Crisis-point: Huge buy to let sell-off imminent according to new figures

News at Astons London | 03/05/2019

A quarter of private landlords are looking to sell at least one property over the next year according to new research out today.

Of almost 2,500 landlords who responded to a survey by the Residential Landlords Association, just over 25 per cent said that they were planning to sell at least one property over the next year.

This is the highest proportion since the RLA started asking this question regularly in 2016.

The survey also shows that 23 per cent of landlords report an increase in the demand for rental property over the previous three months, with 57 per cent reporting it to be stable.

Over a third of landlords reported low levels of confidence in the private rented sector over the next 12 months.

The results come following the publication of government data earlier this year which found that 10 per cent of private landlords representing 18 per cent of tenancies plan to decrease the number of properties they let out.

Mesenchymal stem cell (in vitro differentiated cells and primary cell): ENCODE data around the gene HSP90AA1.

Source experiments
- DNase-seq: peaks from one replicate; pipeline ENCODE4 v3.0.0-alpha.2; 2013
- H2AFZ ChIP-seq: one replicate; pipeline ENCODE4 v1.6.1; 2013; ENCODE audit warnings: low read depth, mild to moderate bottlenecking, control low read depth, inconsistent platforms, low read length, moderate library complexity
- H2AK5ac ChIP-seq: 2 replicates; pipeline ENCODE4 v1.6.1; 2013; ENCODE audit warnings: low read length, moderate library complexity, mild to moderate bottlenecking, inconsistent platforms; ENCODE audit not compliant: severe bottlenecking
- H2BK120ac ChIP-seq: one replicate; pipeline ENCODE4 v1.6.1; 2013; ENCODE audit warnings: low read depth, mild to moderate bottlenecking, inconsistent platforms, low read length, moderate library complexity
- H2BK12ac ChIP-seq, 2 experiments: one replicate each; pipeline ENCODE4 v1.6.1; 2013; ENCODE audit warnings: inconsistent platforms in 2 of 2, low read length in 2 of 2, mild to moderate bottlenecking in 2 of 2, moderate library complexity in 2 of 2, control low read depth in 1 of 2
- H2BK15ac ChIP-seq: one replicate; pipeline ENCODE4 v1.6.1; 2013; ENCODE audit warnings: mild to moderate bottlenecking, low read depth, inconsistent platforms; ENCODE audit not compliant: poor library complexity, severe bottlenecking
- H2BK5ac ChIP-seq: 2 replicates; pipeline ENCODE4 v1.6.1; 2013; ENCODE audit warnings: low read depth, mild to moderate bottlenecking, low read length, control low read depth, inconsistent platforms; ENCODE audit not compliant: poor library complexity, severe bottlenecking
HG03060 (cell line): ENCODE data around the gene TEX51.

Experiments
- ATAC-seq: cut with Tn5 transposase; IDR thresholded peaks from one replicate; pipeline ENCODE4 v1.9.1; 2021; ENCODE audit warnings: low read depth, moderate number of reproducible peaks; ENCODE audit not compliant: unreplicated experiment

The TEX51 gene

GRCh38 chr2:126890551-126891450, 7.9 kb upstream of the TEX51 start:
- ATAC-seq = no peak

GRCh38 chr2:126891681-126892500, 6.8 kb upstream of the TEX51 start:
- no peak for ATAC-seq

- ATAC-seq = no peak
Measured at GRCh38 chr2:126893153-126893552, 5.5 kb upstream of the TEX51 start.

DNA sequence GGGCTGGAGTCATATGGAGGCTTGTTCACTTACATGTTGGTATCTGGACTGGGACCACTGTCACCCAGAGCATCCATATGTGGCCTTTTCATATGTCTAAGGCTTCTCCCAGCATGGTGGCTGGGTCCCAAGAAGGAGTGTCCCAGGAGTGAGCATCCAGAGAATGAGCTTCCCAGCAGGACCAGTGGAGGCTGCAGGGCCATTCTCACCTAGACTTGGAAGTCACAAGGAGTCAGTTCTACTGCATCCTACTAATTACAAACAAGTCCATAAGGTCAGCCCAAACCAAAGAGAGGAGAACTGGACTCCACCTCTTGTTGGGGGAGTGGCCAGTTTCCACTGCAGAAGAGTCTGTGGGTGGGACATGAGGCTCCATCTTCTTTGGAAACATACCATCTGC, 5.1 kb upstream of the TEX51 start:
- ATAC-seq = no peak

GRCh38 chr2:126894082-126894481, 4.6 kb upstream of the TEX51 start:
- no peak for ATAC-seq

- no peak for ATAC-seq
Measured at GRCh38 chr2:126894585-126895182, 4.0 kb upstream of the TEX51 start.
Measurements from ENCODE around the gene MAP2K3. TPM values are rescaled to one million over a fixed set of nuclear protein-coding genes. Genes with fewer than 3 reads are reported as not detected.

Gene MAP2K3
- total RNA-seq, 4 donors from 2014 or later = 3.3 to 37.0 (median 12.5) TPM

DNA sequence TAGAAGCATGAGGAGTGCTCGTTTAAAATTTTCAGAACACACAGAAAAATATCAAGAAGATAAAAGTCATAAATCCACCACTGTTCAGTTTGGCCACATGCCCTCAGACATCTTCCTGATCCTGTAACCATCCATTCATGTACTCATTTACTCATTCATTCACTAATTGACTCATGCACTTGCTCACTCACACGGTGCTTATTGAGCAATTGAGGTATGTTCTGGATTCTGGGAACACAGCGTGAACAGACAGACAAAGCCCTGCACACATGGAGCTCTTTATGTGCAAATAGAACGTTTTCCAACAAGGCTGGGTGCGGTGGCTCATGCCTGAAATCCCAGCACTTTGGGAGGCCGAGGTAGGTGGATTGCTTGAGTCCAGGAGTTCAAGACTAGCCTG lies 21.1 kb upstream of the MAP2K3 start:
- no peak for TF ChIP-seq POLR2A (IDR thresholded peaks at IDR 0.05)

Five per cent of landlords, representing five per cent of tenancies, plan to sell all of their properties.

Meanwhile the Royal Institution of Chartered Surveyors has warned that the imbalance between supply and demand in the rental market is expected to see rent increases averaging three per cent per annum over the next five years.

The RLA argues that it is vital that landlords retain confidence to provide the homes to rent that are desperately needed. 

This means ensuring that new regulations governing how landlords can regain possession of their properties in legitimate circumstances are fair and effective both for landlords and the tenants.

“All the talk of longer tenancies will mean nothing if the homes to rent on not there in the first place” says David Smith, policy director at the RLA.

“The government’s tax increases on the sector are already making it difficult for tenants to find a place to live, with many landlords not renewing tenancies. If rushed and not thought through, planned changes to the way landlords can repossess properties risk making the situation even worse.

“Action is needed to stimulate supply with pro-growth taxation and a process for repossessing homes that is fair to all.”

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